The gift of anxiety?

My relationship to anxiety has always been fraught with – well – anxiety. And that started well before I was even properly acquainted with the word…

As I child I knew I wasn’t hungry because my stomach was sore. Or, my head felt like it was spinning, ready to explode, and I couldn’t catch my breath. And then there were the strange ailments: one autumn desperately allergic to leaves; bending down to look in my desk one morning in Grade 7 I strained my neck so that I couldn’t turn my head for 6 weeks…a mystifying laundry list of physical complaints that seemed to have no practical basis.

As a adult, not a lot changed. In a destructive romantic relationship in my early 20’s, I was plagued with hives. While in school as a fledgling opera singer, I decided to stay in Toronto and not return to BC for a family Christmas…in the dreaded lead-up to telling my mother, I mysteriously lost my voice…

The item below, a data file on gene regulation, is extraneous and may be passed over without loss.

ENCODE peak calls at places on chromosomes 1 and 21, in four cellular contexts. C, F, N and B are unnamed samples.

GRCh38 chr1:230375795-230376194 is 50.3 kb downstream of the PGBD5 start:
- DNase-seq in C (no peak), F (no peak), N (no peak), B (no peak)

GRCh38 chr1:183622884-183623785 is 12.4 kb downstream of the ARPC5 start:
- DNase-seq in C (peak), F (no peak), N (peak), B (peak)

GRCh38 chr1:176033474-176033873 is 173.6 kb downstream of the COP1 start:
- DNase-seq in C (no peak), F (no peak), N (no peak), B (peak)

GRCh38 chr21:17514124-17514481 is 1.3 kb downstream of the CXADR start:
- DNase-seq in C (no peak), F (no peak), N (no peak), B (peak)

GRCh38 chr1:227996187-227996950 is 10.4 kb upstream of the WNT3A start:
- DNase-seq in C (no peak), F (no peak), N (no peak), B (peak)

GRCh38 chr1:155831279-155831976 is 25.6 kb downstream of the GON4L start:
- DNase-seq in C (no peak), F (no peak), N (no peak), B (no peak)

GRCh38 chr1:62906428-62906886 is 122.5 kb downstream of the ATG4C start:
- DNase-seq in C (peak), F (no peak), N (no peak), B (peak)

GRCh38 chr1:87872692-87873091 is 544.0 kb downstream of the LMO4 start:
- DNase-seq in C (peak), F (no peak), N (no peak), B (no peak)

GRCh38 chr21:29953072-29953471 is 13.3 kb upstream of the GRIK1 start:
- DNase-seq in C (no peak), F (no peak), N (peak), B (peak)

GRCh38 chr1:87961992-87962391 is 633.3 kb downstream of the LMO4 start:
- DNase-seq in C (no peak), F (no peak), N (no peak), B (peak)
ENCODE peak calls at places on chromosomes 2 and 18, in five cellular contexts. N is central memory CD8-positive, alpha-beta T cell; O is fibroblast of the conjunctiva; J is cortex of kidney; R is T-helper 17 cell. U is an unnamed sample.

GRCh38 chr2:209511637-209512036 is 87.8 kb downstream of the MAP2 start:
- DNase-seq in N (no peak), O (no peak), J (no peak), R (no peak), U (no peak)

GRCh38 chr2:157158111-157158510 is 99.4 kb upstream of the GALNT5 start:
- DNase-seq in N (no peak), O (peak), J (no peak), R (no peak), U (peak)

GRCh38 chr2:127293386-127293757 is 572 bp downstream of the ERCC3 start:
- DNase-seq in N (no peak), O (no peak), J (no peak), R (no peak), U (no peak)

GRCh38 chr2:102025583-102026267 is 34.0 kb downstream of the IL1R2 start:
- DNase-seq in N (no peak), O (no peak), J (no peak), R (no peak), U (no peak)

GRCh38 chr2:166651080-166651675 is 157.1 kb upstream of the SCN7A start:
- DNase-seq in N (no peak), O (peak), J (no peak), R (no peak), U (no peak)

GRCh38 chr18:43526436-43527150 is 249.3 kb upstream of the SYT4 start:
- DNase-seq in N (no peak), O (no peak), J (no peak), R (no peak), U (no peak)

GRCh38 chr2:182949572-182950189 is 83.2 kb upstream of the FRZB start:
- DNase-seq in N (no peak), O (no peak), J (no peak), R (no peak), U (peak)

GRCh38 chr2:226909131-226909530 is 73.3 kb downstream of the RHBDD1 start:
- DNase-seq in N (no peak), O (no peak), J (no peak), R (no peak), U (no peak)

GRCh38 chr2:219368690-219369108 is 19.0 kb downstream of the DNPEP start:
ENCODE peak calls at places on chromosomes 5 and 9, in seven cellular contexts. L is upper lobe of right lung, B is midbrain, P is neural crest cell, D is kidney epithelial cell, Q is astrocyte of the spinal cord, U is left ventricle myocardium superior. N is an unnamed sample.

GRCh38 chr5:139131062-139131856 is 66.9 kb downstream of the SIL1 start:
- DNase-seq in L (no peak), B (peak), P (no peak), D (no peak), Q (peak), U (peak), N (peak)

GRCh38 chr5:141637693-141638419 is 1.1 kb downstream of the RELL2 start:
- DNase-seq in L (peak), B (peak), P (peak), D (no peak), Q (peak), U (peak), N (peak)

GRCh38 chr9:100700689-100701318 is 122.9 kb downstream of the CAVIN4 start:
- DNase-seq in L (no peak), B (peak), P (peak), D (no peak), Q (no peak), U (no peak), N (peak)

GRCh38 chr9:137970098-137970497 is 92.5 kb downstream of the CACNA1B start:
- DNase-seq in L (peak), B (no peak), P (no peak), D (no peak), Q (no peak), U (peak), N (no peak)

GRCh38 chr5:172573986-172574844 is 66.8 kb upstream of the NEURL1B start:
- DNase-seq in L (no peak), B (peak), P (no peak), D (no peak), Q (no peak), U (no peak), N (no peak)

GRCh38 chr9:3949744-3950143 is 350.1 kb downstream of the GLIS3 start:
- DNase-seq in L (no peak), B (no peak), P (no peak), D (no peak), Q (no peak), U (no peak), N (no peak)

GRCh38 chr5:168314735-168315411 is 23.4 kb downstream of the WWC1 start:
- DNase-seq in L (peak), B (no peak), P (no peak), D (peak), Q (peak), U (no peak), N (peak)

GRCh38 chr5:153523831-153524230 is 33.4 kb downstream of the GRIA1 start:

From the vantage point of 20 years and a lot more awareness, there is nothing mysterious about these phenomena.

From a Gestalt perspective, anxiety is ‘excitement without breath’. Energy and activation, caught, with no movement associated. A ‘stuck’-ness. Another way of thinking about anxiety is that it’s our body’s way of throwing up a proverbial hand and saying ‘Stop. Things are not ok.’

In this way I suggest that anxiety is actually a gift. Underneath the physical sensations: the roiling guts, the stiff neck, the breathlessness or the lightheadedness, is there something else at work? Something – with the right support – to be explored, brought into awareness and (ideally) resolved?

I’m mixing my metaphors, but the truth remains. If the experience of anxiety is universal; the way it shows up in the body is not. And through my own lifelong experiences and those of my clients, I am convinced: anxiety is our body’s entreaty to muster up the courage to look deeper.

Want to learn more? Please email me and we’ll talk. Experience with anxiety? Please consider sharing your comments below.


Katie MeadComment